The experimental circumstances were very rudimentary and restrictive at the beginning. The Department rented two floors in a block of flats in central Göteborg, where also a low-yield neutron generator was also installed. This naturally led to some complications. During the turbulent times around the national vote on nuclear energy in 1980, some journalists believed that the neutron generator was a nuclear reactor, which of course gave headlines in the newspapers.
After some time the Department could move to the Chalmers campus and have access to a good laboratory with international standards. The Department got access to an own building, which was originally built as a transformer station for the trams in Göteborg. A new powerful neutron generator was installed, which was suitable for research and PhD work. During his time as professor, about 20 PhD students graduated at the Department, and a large number of master theses and licentiate exams were taken. His students have taken many leading positions in academia and industry both in Sweden and world-wide.
During his time as professor at Chalmers, Nils Göran shifted his research to semi-analytical and numerical solution methods of the transport equation, in particular high accuracy calculation of its higher order eigenfunctions and eigenvalues. He has been pursuing this activity with large productivity under a number of years, partly in collaboration with D. C. Sahni from BARC, India. He initiated in 1983 the biannual series “Reactor Physics Research in the Nordic countries”. His reputation in the field was an important factor that in 1997 Chalmers hosted the 15th International Conference in Transport Theory.
Nils Göran continued with this research long after his retirement in 1991. He also used to have some hours in the courses in reactor and neutron physics when he told many interesting stories and anecdotes from the pioneering years, which were a highlight of the courses. One of these was the legendary story when he escorted a highly secret transport of heavy water from Rjukan in Norway to Stockholm, for the construction of the R1 reactor. About this, and about the history of the Department from the beginnings to his retirement in 1991, he wrote two very entertaining internal reports.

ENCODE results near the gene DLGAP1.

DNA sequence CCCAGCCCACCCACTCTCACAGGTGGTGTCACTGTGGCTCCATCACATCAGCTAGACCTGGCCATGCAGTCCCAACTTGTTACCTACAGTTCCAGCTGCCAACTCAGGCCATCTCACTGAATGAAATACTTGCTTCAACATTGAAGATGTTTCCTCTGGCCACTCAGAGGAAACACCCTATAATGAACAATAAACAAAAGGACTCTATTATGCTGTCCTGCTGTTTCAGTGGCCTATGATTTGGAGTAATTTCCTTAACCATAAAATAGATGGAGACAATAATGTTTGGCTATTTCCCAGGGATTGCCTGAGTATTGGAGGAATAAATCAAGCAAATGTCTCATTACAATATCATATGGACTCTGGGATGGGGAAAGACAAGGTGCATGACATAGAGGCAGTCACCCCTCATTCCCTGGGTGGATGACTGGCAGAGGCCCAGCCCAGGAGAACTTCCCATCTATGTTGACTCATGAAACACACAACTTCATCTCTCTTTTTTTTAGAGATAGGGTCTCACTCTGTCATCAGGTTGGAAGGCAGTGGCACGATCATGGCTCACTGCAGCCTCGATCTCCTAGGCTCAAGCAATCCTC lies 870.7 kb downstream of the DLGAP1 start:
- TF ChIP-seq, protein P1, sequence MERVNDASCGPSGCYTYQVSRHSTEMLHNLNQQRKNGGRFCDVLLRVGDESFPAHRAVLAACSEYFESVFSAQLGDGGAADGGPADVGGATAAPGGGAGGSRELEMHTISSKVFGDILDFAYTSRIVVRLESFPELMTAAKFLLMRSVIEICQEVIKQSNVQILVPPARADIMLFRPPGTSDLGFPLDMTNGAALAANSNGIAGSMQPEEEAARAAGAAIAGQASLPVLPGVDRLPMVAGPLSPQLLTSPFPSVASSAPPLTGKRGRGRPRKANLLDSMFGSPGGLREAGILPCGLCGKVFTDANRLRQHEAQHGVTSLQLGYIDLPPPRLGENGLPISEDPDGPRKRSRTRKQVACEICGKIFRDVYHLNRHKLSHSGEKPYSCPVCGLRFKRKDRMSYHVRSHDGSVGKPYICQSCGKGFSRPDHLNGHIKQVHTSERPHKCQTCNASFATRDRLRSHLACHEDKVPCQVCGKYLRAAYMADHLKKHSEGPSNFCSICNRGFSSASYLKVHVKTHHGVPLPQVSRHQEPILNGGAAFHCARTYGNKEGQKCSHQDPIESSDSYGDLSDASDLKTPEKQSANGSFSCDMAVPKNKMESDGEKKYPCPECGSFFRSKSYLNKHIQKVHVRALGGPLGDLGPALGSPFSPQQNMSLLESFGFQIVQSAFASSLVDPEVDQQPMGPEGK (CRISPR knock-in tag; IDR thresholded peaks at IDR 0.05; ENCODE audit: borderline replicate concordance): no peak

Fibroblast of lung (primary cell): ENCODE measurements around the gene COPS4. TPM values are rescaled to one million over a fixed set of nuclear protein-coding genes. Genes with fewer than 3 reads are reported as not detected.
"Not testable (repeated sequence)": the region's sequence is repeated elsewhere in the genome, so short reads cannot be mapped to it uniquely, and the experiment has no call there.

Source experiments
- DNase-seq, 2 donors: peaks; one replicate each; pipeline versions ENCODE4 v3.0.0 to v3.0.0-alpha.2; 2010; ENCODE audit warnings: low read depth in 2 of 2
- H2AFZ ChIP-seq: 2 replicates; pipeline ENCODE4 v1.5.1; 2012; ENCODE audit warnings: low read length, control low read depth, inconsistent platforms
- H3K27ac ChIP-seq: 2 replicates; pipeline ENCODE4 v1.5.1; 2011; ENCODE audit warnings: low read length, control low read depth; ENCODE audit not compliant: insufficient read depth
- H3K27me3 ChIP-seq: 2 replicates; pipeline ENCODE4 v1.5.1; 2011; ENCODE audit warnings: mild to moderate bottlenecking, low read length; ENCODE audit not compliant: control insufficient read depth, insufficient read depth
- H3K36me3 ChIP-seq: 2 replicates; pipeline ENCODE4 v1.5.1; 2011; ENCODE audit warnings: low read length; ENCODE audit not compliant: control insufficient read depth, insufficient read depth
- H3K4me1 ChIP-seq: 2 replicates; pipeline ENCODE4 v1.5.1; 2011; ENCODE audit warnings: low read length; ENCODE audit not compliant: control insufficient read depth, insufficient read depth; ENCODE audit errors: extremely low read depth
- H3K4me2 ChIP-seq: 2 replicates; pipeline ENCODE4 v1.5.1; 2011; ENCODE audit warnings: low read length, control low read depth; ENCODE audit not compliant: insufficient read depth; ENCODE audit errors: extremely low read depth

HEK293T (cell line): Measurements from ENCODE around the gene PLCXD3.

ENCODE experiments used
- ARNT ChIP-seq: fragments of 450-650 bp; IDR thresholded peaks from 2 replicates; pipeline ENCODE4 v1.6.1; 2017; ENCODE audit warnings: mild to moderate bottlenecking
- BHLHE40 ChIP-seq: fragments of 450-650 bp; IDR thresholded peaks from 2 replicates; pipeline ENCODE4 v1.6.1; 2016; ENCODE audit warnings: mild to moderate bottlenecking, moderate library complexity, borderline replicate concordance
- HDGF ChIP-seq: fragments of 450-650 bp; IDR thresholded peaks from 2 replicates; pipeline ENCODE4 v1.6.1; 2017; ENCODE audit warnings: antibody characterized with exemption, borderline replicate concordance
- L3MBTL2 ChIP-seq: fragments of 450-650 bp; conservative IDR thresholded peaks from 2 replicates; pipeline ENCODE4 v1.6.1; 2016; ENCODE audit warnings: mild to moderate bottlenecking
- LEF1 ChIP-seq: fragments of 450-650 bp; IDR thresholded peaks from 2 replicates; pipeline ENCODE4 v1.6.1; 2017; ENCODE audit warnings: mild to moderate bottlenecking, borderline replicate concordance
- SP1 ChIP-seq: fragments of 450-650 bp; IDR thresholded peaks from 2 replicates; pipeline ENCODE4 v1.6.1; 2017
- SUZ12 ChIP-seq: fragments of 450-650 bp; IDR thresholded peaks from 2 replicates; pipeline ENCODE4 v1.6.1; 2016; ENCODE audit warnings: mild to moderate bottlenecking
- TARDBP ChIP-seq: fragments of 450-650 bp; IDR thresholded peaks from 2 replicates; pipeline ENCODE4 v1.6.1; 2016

Nils Göran Sjöstrand around 1995
Nils Göran was a member of the Editorial Board of “Nuclear Instruments and Methods A” under 28 years, and reviewed about 600 manuscripts submitted for publication. He was the Vice Dean of the School of Physics in Chalmers for 15 years. He was also a member of the Committee for the Safety of Nuclear Installations at the Swedish Nuclear Power Inspectorate.
Nils Göran’s publications are known not only for their technical content, but also for their literary qualities. He was an archetype of a writer of high quality articles, both scientific and literary ones. His help as a language reader for younger colleagues was very much appreciated. He was not only interested in language and terminology, but he played an active role in elaborating and maintaining the terminology of reactor physics and nuclear power both in Swedish and English.
The lifetime achievement of Nils Göran Sjöstrand was acknowledged internationally in many ways. The international journal Progress of Nuclear Energy published a “Festschrift”, a special issue, to honour him on his 70th birthday in 1995. In late 2006, a mini-symposium was held in Chalmes, to commemorate the 50th anniversary of the publication of his seminal paper in Arkiv för Fysik. He is also recipient of the prestigious Eugene P. Wigner Reactor Physicist Award of the American Nuclear Society, which he received as late as 2011. Since by that time Nils Göran could not travel, Dimitrios Cokinos, the Head of the Honours and Awards committee of the ANS Reactor Physics Division, came to Sweden to present the Award to Nils Göran at a ceremony in the Chalmerska Huset in Göteborg.
The Wigner Award ceremony in the Chalmerska Huset in 2011
Nils Göran was not only a prominent scientist, but also very interested and knowledgeable in arts and humanities. He had a large collection of the books on the history of nuclear energy, which he donated to the Department in 2006. During 44 years he was a Fellow of the Royal Society of Arts and Sciences in Göteborg, and in 1996 he was its president. His humble and helpful attitude together with his huge knowledge and insight earned him much respect and many friends. As a learned friend and colleague put it, “he was a fine man and a scholar of distinction”. The reactor physics community lost one of its most outstanding founding members, but he will always be remembered for his achievements, wide knowledge, and kind personality.